Friday, May 1, 2009

Racist unemployment patterns exposed in ‘job sprawl’ study

Racist unemployment patterns exposed in ‘job sprawl’ study

In a Brookings Institute study released April 6, Detroit topped the list of urban areas suffering from “job sprawl.” In the Detroit metropolitan region, encompassing the area within a 35-mile radius drawn from the city’s center, more than 77 percent of the jobs are located at least 10 miles away. Only 7 percent of the jobs are within three miles of the core.

Not only in Detroit but in all of the 98 largest urban areas studied, the “job sprawl” trend is leading to greater impoverishment in the cities and a huge income and employment gap between white workers and workers of color.

The study doesn’t come out and call this racism, but in overly polite language the facts are laid out: “When overlaid onto existing patterns of residential segregation, employment decentralization can result in different levels of geographic access to employment opportunities for different demographic groups. ... Metro areas with higher rates of employment decentralization exhibit greater rates of ‘spatial mismatch’ between the relative locations of jobs and black residents. ... Even as low-income and minority populations suburbanize, job growth is fastest in higher-income suburbs, perpetuating patterns of spatial mismatch within suburbia.” (www.brookings.edu)

In 95 out of 98 metropolitan areas studied, jobs increased outside the 10-mile radius by an average of 17 percent from 1998 to 2006. Yet within the three-mile radius, the increase was only 1 percent. “At just over 45 percent, the outer ring contains the largest share of metro area jobs and more than twice the proportion located in the inner ring,” the study found.

Out of 18 industries studied, 17 experienced “employment decentralization” in the eight-year period. In the manufacturing industry, 53.7 percent of the jobs were located outside the 10-mile radius. Only the industrial category “Forestry, Fishing, Hunting, and Agriculture Support” had a lower rate of inner-city employment.

During the eight-year period covered by the study, cities with a large industrial economy—not only Detroit but Cleveland, Chicago, Pittsburgh, Baltimore, Cincinnati and others—experienced “rapid decentralization.” The Plain Dealer pointed out that, in Cleveland, suburban factory jobs are inaccessible by public transportation or require commutes as high as two hours.

The movement of jobs away from the most oppressed neighborhoods has actually been going on for decades. In 1957 Chrysler opened a stamping plant in Twinsburg, Ohio—then a rural town halfway between Cleveland and Akron, Ohio. When an older plant in Detroit closed and the work was being shipped out, Black and white workers sat down in front of the trucks and won the right to transfer to Twinsburg.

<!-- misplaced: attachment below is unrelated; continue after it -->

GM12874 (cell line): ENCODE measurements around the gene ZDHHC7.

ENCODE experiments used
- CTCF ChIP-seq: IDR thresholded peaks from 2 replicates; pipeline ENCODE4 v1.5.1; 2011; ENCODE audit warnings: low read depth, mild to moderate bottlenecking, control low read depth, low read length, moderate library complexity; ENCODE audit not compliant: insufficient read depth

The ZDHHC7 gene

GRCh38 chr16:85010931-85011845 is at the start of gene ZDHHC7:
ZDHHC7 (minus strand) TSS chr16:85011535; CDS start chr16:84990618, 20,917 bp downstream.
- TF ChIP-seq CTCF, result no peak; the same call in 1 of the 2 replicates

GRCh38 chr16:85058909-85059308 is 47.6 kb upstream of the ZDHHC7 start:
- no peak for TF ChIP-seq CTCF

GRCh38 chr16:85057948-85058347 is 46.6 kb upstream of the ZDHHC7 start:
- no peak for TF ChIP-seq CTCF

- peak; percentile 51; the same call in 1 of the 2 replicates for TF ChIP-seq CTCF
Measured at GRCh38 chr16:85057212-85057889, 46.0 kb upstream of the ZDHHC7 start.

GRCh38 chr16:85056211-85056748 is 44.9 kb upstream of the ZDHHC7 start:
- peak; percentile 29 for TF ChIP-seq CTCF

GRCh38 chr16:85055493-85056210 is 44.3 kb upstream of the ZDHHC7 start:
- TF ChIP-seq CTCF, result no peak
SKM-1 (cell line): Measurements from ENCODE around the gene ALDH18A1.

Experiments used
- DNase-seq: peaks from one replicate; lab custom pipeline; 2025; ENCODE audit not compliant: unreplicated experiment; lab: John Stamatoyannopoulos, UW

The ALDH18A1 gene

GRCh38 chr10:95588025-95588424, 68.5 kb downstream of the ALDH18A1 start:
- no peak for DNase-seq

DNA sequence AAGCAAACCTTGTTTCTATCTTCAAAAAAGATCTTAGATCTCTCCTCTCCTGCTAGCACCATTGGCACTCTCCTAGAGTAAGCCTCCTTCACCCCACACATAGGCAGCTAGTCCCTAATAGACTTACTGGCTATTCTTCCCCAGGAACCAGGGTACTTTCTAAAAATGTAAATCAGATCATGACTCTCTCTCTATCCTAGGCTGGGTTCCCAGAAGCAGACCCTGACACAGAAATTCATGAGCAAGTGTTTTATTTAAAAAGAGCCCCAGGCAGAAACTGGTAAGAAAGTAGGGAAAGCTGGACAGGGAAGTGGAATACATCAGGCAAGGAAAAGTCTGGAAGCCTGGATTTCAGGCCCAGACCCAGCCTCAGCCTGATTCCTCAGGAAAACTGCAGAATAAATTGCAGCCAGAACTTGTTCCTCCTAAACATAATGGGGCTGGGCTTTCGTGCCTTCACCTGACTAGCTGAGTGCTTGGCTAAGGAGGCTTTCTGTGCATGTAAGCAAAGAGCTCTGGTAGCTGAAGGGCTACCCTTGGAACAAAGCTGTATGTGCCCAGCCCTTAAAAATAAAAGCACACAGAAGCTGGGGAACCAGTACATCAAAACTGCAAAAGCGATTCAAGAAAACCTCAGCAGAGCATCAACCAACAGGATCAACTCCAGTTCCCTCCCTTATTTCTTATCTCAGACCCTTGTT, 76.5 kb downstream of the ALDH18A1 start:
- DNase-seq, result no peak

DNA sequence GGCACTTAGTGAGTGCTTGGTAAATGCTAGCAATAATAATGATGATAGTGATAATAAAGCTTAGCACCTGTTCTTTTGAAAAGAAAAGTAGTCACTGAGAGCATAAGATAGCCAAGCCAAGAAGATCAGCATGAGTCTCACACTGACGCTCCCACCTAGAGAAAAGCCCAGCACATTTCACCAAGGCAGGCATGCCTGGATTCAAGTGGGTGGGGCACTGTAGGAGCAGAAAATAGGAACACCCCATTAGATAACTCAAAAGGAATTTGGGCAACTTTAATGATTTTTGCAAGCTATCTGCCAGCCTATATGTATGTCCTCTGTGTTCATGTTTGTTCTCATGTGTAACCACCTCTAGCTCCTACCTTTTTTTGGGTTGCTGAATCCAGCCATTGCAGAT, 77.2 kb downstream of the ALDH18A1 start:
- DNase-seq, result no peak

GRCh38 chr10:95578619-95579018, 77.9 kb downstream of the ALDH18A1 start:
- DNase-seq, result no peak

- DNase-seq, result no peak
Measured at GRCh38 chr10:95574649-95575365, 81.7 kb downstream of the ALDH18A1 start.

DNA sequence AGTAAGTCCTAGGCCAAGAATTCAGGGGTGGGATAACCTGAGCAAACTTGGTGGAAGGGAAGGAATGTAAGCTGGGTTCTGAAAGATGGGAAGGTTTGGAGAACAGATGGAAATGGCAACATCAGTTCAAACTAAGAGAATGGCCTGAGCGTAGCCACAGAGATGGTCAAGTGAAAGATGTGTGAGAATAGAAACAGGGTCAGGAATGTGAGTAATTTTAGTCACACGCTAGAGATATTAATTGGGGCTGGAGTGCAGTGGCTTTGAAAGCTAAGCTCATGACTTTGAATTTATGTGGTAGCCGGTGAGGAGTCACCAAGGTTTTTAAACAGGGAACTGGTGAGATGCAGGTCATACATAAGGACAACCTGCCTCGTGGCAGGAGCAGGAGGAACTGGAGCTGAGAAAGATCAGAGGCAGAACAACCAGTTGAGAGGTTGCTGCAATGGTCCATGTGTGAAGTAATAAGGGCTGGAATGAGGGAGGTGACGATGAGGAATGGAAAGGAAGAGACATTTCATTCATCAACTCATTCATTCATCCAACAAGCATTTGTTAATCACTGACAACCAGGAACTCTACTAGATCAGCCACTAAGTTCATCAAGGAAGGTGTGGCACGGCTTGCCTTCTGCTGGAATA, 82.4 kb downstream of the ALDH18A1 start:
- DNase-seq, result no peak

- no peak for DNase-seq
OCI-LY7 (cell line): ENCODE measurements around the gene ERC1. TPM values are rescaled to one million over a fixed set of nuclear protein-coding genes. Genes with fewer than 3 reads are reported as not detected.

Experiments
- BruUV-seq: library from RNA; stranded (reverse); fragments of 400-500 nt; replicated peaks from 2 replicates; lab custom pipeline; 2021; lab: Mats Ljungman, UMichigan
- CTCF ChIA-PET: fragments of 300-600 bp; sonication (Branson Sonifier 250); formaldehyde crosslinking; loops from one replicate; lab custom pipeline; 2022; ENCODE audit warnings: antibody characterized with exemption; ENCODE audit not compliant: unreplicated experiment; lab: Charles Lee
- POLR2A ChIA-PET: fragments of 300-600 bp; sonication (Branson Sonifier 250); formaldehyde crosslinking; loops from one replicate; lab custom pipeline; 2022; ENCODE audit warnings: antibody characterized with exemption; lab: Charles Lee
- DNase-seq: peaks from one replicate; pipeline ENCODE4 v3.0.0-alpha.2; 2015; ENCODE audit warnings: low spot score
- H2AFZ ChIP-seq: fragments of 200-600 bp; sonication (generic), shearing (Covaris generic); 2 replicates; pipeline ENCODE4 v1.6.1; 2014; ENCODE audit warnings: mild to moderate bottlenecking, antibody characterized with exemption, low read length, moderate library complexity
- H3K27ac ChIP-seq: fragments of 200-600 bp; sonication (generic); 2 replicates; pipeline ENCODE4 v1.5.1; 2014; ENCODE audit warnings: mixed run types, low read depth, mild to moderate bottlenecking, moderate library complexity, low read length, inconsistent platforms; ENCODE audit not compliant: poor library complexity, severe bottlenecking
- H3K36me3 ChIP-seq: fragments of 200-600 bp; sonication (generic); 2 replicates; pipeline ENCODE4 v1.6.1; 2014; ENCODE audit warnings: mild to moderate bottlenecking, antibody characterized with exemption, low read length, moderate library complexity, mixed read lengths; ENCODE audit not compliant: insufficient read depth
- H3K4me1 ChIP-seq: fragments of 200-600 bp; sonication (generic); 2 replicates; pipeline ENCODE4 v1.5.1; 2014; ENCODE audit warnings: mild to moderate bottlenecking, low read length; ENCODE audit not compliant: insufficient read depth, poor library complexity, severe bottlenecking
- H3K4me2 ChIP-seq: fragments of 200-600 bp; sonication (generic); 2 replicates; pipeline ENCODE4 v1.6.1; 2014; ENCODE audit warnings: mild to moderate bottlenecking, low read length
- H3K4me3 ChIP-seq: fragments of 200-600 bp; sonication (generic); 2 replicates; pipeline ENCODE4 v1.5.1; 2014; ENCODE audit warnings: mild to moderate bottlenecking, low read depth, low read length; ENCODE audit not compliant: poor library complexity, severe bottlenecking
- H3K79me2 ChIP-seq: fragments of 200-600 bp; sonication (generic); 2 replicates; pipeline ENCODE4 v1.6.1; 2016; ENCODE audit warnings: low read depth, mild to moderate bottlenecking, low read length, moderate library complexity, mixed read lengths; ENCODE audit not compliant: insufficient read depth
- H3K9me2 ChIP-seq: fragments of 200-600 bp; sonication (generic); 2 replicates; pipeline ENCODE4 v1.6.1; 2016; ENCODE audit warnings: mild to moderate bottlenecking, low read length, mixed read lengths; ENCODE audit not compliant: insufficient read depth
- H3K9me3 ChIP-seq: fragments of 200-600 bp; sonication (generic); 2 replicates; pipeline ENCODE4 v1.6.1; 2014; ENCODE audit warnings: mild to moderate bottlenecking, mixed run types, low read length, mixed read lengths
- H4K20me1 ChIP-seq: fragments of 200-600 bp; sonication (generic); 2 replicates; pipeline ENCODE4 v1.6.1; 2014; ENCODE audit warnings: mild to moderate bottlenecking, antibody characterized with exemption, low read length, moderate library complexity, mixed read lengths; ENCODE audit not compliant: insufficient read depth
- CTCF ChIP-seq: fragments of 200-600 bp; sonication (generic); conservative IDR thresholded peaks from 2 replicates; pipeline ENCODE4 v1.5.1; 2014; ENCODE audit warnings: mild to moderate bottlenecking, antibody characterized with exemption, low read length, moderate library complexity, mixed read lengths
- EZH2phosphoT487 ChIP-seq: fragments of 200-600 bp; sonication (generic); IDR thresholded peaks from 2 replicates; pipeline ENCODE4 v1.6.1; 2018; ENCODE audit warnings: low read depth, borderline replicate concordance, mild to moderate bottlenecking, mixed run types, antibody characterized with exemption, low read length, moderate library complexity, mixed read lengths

At that time Chrysler was the largest private employer in the city of Detroit. By the 1980s every factory inside city limits had been closed. While in 1991 Chrysler began building new plants in the city, more of the company’s facilities remain in suburban locations. General Motors has only one plant in Detroit and Ford has none.

Detroit’s population is 82 percent African American compared to 3 percent in Warren, Mich., and 1 percent in Sterling Heights, Mich., where Chrysler and GM have several plants. Ford is based in Dearborn, Mich., where the Black population is also just 1 percent.

In 1983 Cleveland lost both the White Motor plant and the GM Fisher Body plant. “[Fisher] was known as the Coit Road plant,” political prisoner Mosi Paki recently wrote. “It was very productive and essential to the area, yet it was closed; but the Chevy plant on Brook Park, [Ohio, then] a poor producing plant, is still open.” Paki’s mother was one of the 1,700 workers to lose their jobs.

The Parma, Ohio, Chevrolet plant is now a GM stamping plant. In 1983 the city of Parma was almost exclusively white and notoriously racist. “One can only conclude,” Paki adds, “the 50 percent Black and white workers, their strong union and a predominant Black neighborhood that benefited from the workers’ commerce were the real underlying reasons to close the Coit Road plant. Many of my Mom’s co-workers, Black and white, were good people, whose union represented them in strength, and they were hardworking parents.”

Paki himself experienced these hard economic times. He writes to us from the Ohio State Penitentiary, where he is serving a life term on trumped-up charges stemming from a 1993 Lucasville prison uprising.

Collinwood, the neighborhood surrounding the Coit Road plant in Cleveland, also witnessed the closing of National Acme, TRW, Premier Electric, General Electric, Parker-Hannifin and a number of small machine shops. At the time of the 2000 census, the largest number of households profiled made less than $10,000 a year. Now one in 20 homes in Collinwood is boarded up. A number of youths in the neighborhood have been killed by police in recent years.

The racist bosses in the auto, steel, rubber, machine tool and appliance industries sucked billions of dollars in profits out of their urban plants—only to shutter them and build modern plants in the suburbs, in right-to-work states and in low-wage countries.

What the study doesn’t look at is the millions of industrial jobs wiped out by greedy corporations in the cities and suburbs alike. Workers of color and white workers have all lost good-paying union jobs.

Only a class-wide movement, of a thoroughly anti-racist character, can begin to reverse the devastating impact of decades of capitalist restructuring.

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